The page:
Our next choice was to go for dinner at the Big Grove Brewery since no trip is complete for my husband without a brewery tour. And this brewpub is highly rated and has a large vegan selection (pubs there can actually make and serve meals!). We walked into this gigantic space and were unable to find a seat as it is so popular. They have a large, lovely outdoor patio filled with many fire pits but the weather was not ideal for sitting outside (the snow hadn’t made it there but cold drizzle had!) We left and made this our Sunday lunch instead. At that time it was still busy but we got seats. The staff recommended the sesame ginger Cauliflower wings and I took their recommendation. I was not disappointed. The beers were also excellent making this place a hit for my husband and me! 

Saturday night dinner we went to Mellow Mushroom which is the closest outpost of this mostly southeastern pizza restaurant chain. They have a cute, whimsical hippy era decor—this one complete with an alien abduction of a cow mid-restaurant. The selections for the pizzas and calzones were pretty vegan-friendly with a wide assortment of veggies including tempeh and tofu toppings with Follow Your Heart Vegan cheese. There are several specialty combos they were glad to customize to be vegan but I went with a “design your own” pizza. There were also a few salad options.

Afterwards, I did a carousel ride on a carousel right outside the restaurant with very cute animals in addition to the traditional horses!

My last stop before heading out of town was downtown to see the historic area and the famous Prairie Lights Bookstore—right around the corner was  Molly’s Cupcakes which had several vegan options which I grabbed for the road. All and all a very satisfying trip with lovely vegan eating options.


Have you gone on a trip recently? We want to hear about it! Guides like are great to start planning a trip, and so are tips on how to make and keep your trip to somewhere vegan from folks who have visited prior.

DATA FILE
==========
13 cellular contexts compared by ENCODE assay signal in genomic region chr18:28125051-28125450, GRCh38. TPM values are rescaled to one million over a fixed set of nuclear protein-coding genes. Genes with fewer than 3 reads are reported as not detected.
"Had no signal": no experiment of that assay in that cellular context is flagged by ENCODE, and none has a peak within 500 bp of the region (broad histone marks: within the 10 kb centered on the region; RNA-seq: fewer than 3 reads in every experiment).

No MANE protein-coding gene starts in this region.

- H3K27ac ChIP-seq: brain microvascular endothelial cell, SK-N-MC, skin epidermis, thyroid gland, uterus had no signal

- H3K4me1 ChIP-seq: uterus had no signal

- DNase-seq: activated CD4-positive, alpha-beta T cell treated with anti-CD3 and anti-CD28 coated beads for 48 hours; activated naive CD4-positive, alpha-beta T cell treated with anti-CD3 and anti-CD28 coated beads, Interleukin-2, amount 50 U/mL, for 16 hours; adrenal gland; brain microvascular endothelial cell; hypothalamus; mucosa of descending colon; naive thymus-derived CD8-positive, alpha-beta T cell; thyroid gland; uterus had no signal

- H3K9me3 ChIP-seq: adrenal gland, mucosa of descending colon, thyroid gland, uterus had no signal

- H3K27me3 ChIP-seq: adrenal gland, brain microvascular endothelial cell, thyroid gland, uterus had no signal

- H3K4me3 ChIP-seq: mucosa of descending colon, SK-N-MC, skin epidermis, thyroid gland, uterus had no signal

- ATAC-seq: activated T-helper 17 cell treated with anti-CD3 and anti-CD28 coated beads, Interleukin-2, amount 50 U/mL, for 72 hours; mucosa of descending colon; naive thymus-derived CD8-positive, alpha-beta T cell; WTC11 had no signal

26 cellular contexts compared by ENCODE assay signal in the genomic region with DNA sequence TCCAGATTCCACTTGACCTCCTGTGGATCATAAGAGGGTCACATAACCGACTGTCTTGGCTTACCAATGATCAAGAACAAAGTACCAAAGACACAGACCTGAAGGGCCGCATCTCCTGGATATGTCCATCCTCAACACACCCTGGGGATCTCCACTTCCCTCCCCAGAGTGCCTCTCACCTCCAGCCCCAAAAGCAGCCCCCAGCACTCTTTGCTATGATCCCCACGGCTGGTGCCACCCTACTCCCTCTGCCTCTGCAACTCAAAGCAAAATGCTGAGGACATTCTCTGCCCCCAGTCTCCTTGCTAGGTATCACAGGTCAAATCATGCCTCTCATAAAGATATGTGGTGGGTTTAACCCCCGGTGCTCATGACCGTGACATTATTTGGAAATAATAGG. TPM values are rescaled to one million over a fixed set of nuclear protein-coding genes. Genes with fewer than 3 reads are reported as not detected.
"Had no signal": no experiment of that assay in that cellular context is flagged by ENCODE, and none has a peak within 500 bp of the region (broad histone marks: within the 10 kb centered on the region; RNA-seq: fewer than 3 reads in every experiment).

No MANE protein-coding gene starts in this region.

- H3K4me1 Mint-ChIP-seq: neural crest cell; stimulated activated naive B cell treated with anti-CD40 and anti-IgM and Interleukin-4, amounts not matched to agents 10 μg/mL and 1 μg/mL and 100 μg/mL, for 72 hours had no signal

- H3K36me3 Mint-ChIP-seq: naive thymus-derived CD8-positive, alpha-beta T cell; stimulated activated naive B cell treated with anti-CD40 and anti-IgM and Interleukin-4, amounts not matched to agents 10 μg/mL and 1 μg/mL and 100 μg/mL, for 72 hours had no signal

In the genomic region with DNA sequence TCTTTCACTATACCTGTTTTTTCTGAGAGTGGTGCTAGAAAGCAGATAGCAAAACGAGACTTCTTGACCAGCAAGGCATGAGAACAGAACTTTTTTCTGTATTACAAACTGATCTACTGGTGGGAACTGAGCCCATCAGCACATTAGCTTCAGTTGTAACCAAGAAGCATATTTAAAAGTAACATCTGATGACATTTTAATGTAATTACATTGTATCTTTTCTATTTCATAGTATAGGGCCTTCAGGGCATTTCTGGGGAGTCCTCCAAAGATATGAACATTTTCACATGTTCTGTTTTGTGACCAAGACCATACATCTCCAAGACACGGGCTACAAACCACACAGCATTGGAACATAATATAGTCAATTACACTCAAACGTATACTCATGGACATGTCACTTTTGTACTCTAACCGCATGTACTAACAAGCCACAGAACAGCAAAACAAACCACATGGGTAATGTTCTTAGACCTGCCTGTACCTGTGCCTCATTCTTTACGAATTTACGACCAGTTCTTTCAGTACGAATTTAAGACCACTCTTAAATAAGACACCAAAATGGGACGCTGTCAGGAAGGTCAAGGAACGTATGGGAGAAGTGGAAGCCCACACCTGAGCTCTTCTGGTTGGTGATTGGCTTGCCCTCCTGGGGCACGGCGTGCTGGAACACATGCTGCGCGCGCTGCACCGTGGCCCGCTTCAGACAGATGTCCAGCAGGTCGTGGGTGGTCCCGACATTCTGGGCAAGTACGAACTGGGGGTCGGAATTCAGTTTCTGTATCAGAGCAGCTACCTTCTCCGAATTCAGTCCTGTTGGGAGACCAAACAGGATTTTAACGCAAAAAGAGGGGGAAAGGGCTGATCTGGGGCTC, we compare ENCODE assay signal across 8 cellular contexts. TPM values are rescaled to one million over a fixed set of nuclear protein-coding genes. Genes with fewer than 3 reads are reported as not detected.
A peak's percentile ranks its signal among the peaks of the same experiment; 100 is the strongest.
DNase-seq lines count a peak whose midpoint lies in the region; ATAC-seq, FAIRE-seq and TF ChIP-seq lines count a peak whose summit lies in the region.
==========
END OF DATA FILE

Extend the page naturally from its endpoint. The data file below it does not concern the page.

Let us know if you’d be willing to share your trip and some of its highlights with us at

Wrapped Up in Wrapping Paper

The holiday season has arrived, and with it comes a flourish of shopping for our loved ones. With so many options available at our fingertips, many of us find ourselves faced with ethical and economic dilemmas in regards to how we are going to spend our consumer dollars. 

Living a sustainable lifestyle does not have to be drab, hurt your wallet, or harm our animal friends. In fact, many of the ways that we can live a plant-based lifestyle extend beyond what we put on our plates. One of the biggest ways that we can remain environmentally and animal-friendly during these winter months is by knowing that most store-bought wrapping papers, ribbons, and foils are not, and I emphasize, NOT recyclable.

Discarded wrapping paper leaves a sea of shiny paper in our oceans and tumbling tissue paper in our backyards. To help avoid adding our waste to growing landfills (waste that ends up invading the habitats of our furry, scaled, and feathered friends and negatively affecting their health), we put together a list of alternative ways to wrap your gifts that are cruelty-free and help us protect the animals and our earth.


1. Use reusable bags!

Not only are usable bags a gift in themselves, but they’re also extremely practical because they can be repurposed for other uses. The recipient of your gift will be able to tote around theirs with pride knowing that they are living sustainably. Heck, treat yourself at the same time and get one with a cute animal on it!

2. Use leftover paper from the Sunday comics

Your friends and family will get to see just how serious you are about cruelty-free living when they see The Peanuts covering their gifts. You get to laugh because you get to keep the green paper in your pocket instead of on their presents. They get to laugh because you are literally giving them a humorous gift.

3. Use pillowcases and sheets

Is using a pillowcase as wrapping paper glamorous? No. But everyone will be so impressed by your ingenuity and creativity that they won’t think twice about how it looks.

4. Use those boxes you get from shipping

Cardboard boxes just get thrown in the recycling anyway, why not customize the box for the person you are giving the gift to? Paint, stamp, and draw to your heart’s delight! The possibilities are endless.

5. Use old fabric or clothes

Similar to using a sheet or pillowcase. However, if you are super crafty and know how to work some scissors, a needle, and thread you can stitch together some cute DIY coverings.

6. Brown bag it!

Julie Andrews was onto something when she sang about “brown paper packages tied up with string,” and so can you! There’s something nostalgic about simple wrapping paper––try cutting up a leftover paper bag or using a roll of plain craft paper to decorate your gift.

7. Plain wrapping paper

If it’s free of metallic designs and glitter, it’s likely recyclable! Make sure to double check the…erm, wrapping 🙂


1. Animal-based products for your wrappings.

Animal-based wrappings including beeswax, fur, and leather aren’t cruelty-free.

2. Bows, glitter, and ribbon.

While many add a beautiful and sparkly flair to a gift, these are not recyclable! Many bows that are plastic-paper composite are not the right composition to make cardboard, which makes them a direct-to-trash item unless you decide to reuse the bow again and again. Tricky!